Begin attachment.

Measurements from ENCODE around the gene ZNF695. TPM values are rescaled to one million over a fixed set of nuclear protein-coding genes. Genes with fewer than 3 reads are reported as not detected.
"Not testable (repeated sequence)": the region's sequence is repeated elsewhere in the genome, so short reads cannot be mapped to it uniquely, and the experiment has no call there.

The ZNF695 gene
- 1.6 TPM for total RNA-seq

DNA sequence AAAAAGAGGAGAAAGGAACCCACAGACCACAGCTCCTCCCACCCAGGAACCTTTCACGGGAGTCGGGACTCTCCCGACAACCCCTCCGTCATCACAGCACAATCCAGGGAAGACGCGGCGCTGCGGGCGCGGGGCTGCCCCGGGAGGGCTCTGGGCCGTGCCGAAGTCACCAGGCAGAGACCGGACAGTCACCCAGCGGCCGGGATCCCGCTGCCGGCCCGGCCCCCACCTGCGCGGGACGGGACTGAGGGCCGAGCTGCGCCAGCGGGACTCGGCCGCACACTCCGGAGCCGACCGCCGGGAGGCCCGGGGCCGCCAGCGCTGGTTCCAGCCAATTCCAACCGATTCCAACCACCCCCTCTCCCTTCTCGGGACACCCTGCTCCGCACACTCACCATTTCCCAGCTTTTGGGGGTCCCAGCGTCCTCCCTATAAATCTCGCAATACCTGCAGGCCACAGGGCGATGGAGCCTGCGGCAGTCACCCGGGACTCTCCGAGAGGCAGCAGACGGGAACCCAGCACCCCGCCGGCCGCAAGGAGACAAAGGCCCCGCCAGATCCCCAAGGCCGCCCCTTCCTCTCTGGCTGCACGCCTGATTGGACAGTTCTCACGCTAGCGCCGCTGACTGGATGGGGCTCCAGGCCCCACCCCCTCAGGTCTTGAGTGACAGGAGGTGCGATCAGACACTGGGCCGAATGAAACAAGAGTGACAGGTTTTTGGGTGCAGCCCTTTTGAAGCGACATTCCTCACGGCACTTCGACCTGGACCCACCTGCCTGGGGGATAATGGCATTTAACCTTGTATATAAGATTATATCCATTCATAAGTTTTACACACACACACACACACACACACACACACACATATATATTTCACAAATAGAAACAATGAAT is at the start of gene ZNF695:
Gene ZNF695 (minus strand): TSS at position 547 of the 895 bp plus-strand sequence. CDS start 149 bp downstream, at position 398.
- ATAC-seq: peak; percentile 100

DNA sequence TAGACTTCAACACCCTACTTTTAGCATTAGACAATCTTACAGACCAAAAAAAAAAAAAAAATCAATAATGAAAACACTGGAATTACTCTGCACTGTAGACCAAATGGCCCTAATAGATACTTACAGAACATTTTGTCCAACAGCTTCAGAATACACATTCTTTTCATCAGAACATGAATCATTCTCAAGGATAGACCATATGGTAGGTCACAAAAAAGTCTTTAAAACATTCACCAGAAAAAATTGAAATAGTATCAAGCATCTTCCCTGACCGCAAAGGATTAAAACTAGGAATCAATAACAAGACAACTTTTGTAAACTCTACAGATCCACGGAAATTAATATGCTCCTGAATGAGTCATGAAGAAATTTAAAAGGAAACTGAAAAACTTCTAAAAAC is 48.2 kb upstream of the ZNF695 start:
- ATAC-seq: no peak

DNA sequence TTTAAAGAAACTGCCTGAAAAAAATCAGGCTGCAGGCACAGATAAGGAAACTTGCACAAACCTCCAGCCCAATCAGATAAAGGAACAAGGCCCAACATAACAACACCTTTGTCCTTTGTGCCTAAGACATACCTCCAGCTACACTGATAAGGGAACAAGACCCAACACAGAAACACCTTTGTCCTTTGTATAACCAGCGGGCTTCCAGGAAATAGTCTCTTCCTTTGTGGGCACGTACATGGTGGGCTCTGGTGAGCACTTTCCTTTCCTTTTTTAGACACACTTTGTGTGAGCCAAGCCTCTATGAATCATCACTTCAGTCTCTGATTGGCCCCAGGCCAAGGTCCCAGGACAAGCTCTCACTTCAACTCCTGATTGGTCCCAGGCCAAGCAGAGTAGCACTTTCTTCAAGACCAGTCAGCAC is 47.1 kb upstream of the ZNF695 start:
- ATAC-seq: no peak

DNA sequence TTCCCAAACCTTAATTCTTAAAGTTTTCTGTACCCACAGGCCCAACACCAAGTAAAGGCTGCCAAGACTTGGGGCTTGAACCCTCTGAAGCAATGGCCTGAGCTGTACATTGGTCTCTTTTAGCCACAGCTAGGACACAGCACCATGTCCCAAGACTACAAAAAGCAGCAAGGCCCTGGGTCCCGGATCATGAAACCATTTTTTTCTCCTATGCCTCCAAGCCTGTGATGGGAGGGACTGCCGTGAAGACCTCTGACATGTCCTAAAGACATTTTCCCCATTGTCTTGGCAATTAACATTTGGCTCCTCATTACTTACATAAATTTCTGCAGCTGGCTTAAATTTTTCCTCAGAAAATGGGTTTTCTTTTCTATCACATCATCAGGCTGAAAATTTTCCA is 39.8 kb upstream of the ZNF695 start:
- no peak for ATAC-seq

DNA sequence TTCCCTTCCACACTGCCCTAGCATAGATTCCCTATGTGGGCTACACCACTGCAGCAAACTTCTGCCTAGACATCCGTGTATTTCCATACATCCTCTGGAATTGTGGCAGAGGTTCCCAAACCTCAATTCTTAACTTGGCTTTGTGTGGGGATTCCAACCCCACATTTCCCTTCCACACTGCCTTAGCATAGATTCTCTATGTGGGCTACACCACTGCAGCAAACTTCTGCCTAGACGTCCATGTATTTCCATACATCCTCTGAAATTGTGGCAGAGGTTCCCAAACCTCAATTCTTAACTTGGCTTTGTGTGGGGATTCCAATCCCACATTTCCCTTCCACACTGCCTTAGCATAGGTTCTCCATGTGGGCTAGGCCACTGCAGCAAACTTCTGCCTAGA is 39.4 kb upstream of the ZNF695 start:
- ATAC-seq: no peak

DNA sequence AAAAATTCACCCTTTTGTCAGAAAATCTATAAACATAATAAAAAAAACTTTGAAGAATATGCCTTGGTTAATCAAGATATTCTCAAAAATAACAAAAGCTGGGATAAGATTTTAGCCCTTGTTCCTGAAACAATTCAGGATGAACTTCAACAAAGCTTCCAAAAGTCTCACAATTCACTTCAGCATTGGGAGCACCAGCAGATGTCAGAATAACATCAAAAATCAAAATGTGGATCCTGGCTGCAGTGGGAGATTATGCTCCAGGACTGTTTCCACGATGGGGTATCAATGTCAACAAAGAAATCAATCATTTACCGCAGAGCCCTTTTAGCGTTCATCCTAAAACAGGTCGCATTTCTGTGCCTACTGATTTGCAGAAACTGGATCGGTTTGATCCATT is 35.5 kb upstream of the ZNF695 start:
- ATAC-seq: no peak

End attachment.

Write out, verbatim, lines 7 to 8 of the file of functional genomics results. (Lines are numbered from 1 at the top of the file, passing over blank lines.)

- ATAC-seq: peak; percentile 100

DNA sequence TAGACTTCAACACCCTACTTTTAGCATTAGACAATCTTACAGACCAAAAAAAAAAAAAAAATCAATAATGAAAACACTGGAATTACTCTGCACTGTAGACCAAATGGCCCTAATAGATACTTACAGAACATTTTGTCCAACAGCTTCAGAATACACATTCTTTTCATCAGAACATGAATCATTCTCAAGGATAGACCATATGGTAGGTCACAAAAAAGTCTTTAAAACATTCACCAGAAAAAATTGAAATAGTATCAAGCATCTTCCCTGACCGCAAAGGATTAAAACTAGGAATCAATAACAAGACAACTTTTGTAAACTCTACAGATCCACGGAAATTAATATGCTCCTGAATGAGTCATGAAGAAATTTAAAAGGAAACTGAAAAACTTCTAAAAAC is 48.2 kb upstream of the ZNF695 start: